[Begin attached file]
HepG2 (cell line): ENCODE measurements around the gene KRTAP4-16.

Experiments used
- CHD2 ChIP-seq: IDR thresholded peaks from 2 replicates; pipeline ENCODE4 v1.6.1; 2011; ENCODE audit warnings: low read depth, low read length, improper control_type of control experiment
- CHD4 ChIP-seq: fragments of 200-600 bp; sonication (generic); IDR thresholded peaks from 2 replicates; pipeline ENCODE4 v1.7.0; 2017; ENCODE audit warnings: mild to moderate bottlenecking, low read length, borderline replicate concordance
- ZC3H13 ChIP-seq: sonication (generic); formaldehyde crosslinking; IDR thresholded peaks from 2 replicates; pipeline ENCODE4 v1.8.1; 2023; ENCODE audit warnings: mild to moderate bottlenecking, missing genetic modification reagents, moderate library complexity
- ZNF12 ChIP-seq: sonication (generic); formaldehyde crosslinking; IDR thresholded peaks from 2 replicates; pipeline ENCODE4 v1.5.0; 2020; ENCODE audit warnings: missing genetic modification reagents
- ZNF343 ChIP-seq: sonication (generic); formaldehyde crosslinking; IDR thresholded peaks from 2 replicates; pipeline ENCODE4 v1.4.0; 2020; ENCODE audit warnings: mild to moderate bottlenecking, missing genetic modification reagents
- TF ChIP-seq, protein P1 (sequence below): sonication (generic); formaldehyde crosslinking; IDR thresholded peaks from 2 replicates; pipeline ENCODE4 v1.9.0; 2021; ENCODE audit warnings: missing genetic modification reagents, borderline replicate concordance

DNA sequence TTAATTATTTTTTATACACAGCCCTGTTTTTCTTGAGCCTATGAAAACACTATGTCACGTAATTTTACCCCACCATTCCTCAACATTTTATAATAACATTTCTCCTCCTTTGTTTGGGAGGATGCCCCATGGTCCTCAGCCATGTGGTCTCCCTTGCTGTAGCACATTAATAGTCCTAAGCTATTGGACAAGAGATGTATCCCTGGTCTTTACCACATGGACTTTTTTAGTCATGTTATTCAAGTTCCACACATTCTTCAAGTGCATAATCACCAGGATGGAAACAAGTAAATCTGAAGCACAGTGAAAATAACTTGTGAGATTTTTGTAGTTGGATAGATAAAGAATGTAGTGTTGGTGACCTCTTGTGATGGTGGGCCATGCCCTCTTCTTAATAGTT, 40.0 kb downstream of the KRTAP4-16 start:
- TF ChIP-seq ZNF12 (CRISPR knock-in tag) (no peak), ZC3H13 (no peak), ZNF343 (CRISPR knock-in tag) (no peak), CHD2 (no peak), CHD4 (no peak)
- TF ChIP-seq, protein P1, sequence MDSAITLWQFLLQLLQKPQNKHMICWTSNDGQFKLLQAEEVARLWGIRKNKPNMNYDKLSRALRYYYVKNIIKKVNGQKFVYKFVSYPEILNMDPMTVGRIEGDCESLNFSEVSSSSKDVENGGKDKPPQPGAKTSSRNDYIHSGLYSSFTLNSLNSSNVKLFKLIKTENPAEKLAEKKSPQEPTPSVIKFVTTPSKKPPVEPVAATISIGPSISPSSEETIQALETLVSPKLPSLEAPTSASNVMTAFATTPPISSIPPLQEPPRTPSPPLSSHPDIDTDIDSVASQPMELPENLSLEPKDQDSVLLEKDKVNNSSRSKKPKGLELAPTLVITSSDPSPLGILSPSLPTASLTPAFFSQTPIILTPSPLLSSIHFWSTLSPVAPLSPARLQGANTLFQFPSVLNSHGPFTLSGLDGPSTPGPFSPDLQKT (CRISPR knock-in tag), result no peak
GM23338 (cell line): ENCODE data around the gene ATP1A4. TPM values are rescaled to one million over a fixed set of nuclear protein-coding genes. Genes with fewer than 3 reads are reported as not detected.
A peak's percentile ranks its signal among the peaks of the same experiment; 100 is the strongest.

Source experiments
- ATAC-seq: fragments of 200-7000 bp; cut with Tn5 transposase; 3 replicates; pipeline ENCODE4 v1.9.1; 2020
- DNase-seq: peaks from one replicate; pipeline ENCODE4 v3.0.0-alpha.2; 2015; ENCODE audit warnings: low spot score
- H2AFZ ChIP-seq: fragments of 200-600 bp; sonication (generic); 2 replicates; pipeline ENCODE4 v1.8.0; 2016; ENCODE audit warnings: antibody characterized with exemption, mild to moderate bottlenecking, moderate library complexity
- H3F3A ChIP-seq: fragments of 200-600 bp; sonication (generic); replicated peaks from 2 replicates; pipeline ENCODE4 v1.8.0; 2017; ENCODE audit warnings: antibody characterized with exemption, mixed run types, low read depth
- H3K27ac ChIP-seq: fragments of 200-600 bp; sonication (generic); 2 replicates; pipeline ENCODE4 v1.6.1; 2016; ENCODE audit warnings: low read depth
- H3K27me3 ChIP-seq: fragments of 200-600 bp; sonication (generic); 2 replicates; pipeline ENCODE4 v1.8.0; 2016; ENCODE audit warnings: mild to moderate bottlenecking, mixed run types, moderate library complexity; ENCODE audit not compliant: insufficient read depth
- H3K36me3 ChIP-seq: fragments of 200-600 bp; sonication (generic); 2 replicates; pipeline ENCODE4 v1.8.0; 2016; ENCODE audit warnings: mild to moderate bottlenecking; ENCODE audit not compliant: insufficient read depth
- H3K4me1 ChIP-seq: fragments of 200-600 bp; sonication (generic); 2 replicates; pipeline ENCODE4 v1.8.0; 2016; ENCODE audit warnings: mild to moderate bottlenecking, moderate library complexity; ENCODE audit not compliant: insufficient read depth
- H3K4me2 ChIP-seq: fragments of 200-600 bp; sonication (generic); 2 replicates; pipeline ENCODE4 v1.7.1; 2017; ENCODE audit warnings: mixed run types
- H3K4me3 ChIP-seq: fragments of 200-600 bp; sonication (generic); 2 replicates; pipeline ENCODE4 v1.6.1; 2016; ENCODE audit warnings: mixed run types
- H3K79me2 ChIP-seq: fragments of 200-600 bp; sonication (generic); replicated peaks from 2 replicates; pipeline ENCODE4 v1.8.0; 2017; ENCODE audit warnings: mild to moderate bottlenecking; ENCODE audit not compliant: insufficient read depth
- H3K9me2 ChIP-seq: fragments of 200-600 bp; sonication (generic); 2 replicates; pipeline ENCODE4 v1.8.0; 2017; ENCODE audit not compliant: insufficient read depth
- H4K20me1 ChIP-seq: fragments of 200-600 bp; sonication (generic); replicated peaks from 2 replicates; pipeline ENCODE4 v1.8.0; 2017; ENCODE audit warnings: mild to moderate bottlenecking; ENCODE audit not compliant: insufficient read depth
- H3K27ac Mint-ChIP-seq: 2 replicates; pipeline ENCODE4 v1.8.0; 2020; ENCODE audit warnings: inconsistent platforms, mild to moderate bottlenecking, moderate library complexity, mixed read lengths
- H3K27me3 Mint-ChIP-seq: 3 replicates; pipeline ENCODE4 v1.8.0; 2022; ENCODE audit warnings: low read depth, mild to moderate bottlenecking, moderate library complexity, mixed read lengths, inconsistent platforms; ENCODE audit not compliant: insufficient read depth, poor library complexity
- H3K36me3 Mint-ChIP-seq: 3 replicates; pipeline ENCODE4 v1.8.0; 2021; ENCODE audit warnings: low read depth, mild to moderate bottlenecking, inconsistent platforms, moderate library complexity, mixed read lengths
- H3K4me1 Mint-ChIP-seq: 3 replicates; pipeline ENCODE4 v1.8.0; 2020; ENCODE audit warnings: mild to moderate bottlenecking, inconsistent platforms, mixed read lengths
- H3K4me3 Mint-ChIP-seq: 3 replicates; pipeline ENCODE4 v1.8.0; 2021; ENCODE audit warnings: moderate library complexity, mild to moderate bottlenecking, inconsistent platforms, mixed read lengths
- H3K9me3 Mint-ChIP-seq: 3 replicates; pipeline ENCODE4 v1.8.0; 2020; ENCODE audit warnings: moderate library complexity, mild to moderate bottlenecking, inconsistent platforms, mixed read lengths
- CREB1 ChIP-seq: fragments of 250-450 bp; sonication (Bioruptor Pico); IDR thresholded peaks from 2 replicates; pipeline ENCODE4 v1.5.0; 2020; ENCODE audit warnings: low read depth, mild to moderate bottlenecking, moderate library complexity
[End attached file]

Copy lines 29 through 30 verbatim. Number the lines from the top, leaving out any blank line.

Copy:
- H3K27me3 Mint-ChIP-seq: 3 replicates; pipeline ENCODE4 v1.8.0; 2022; ENCODE audit warnings: low read depth, mild to moderate bottlenecking, moderate library complexity, mixed read lengths, inconsistent platforms; ENCODE audit not compliant: insufficient read depth, poor library complexity
- H3K36me3 Mint-ChIP-seq: 3 replicates; pipeline ENCODE4 v1.8.0; 2021; ENCODE audit warnings: low read depth, mild to moderate bottlenecking, inconsistent platforms, moderate library complexity, mixed read lengths